First heard this “equity shortage” term from Jim Cramer, the host of CNBC “Mad Money”. I watched his show mostly for entertainment purpose, but I think this term desribes the “supply and demand” of global stock market well. Yesterday the S&P index in the US hit a new high at 1530. Last record was set in dot com era on March 24, 2000. To put it in perspective, on March 20 same year, I got my job offer from my current employer.
There are many changes in the stock market during the past seven years. We have been through a recession, housing boom and bust, China boom, outsourcing boom, etc. For me personally, I became an investor in US stocks and mutual fund (401K); I also bought my first house. The business has done better fundamentally, many lowering cost by outsourcing and expanding in global market. Most the Internet concept-only companies have gone, the companies cleaned up their books after the Enron and WorldCom scandle, and we got Sabane-Oxly (which means more opportunites for my accounting friends).
But I think the “reducing stocks supply” also helped driving up stock prices. We all know the “supply and demand” determine the prices of goods and services in market economy. Similar things can be said for stock markets. We have declining stock supplies; and we got more money (although we consistenely complain we don’t have enough). Let me elaborate more on the supply side: IPOs, buy backs, private equity, M&A.
1) IPOs: we did not have much IPOs from 2001 to 2003. We got more IPOs recently, but not many real good quality large-size IPOs. Google (2004) is a good one. Master Card (2006) is also good. Two large Chinese banks, ICBC and BOC went public last year, but I don’t think they are in the Google/Master Card league. Note the Chinese companies listed in NASDAQ are fairly small companies.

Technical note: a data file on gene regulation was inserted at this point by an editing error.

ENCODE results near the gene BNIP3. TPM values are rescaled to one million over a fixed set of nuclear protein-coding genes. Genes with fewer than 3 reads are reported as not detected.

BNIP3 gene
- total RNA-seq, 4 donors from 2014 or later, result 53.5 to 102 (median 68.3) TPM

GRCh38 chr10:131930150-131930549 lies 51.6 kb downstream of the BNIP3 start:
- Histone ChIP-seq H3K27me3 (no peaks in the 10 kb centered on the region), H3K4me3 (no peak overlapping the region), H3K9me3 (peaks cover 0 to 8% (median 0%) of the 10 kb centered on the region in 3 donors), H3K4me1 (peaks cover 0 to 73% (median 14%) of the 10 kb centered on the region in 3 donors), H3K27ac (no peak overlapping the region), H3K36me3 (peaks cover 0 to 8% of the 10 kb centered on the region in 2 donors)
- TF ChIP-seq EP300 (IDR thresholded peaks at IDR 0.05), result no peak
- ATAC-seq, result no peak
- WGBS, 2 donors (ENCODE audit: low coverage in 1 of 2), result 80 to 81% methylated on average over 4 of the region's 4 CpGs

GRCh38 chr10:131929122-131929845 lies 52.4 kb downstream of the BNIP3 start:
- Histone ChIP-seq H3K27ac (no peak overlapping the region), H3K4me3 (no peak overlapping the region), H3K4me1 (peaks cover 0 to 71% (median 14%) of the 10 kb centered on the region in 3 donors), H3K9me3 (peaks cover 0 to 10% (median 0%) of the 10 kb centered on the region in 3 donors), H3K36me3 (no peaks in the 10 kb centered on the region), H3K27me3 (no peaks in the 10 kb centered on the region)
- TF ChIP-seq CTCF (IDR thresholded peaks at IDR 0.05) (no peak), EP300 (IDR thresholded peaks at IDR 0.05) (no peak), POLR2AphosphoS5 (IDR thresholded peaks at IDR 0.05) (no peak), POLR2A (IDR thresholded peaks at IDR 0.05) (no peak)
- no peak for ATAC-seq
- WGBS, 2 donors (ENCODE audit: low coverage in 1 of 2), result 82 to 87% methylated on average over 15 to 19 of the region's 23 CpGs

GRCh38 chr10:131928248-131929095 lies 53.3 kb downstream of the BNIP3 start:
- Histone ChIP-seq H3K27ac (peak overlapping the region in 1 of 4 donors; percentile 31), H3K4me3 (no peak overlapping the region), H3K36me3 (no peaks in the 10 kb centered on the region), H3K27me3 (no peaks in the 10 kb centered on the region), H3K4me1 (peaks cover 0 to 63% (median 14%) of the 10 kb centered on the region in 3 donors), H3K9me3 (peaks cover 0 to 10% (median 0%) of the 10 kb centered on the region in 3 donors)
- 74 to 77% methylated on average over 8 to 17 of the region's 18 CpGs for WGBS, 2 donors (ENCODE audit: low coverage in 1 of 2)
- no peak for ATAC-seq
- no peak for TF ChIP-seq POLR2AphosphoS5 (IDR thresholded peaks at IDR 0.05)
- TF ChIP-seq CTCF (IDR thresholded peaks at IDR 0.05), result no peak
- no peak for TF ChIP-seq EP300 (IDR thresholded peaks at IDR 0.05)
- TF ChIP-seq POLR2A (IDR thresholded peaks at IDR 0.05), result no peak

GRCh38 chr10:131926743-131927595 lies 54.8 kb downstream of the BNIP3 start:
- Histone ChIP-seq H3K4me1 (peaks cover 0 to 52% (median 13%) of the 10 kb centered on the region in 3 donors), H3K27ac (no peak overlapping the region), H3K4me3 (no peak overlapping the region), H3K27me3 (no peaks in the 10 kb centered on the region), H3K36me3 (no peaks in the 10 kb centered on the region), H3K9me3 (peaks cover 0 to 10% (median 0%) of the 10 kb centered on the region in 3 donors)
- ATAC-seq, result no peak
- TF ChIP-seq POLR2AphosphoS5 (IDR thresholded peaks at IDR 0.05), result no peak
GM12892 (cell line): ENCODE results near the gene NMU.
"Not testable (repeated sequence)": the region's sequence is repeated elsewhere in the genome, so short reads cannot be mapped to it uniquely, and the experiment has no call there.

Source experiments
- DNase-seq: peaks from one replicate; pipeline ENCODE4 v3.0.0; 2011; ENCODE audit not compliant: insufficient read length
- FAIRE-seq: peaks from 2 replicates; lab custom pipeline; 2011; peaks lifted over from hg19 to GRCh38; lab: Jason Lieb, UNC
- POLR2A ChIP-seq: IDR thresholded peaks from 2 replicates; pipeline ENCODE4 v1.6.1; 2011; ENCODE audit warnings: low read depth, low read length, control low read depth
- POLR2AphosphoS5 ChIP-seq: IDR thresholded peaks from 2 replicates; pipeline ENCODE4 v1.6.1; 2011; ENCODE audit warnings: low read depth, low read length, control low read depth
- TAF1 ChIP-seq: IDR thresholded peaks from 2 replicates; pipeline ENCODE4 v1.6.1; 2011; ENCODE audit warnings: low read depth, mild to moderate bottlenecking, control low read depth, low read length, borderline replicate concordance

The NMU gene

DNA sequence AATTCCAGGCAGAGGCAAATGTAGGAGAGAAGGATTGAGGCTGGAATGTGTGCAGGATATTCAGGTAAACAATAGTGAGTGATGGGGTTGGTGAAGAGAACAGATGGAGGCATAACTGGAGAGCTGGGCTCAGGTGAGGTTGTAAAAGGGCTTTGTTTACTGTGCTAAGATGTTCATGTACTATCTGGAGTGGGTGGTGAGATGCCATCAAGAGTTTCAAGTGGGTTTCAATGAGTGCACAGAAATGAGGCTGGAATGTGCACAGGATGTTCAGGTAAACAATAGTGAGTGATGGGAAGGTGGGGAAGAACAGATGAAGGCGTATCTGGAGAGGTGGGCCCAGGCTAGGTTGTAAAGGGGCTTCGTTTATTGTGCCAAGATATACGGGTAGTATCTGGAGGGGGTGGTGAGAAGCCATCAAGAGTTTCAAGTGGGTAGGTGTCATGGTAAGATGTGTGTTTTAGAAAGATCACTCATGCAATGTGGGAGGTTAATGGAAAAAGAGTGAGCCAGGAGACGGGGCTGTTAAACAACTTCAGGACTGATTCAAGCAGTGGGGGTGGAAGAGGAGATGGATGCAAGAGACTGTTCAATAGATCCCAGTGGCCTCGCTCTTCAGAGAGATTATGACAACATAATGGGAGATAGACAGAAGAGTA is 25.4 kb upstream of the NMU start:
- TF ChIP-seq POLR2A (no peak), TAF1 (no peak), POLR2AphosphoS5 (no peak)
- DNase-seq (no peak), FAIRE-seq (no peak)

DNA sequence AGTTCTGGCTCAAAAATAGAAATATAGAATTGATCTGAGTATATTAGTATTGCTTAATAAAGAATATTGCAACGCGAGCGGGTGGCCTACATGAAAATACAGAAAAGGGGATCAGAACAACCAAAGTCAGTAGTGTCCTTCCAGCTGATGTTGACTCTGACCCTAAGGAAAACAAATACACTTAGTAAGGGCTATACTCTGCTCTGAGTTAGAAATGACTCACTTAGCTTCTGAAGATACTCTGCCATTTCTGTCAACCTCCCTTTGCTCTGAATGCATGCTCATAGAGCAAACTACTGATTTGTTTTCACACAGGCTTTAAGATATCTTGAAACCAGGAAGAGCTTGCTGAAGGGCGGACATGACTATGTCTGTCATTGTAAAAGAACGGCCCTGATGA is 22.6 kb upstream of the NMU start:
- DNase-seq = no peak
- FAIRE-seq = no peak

2) Buy backs: a company can reward its investors in two ways: issue dividend; buy back outstanding stocks. The latter usually works better because dividend is taxed twice. Oil companies did a lot buy backs lately because they have lots of cash, and their need for capital expenditure is not too much. Some tech companies such as Microsoft and Cisco are doing the same.
3) Private equity: the latest is Cerberus took Chrysler private. This is not the largest deal in recent years. Blackstone’s $20 b buy out of Equity Office is much bigger. In tech arena Sungard Data Systems $11.3 b buy out is quite big.
4) M&A: this does not necessrily reduce the stocks. If company A bought company B using cash, that will reduce stocks (e.g., eBay $620 m buy out of shopping.com). Oracle did lots of acquisition in recent years: Siebel, Peoplesoft, Agile, etc. Sometimes it uses its own stocks (it won’t reduce the outstanding shares if it issues new stocks), sometimes it uses cash (that will do the trick).
So what’s the big picture here? Not many good IPOs; reducing the stock supply by private equity and buy back; and increasing M&A activies (some overlap with private equity). No wonder there are fewer stocks for average Joe and Jane.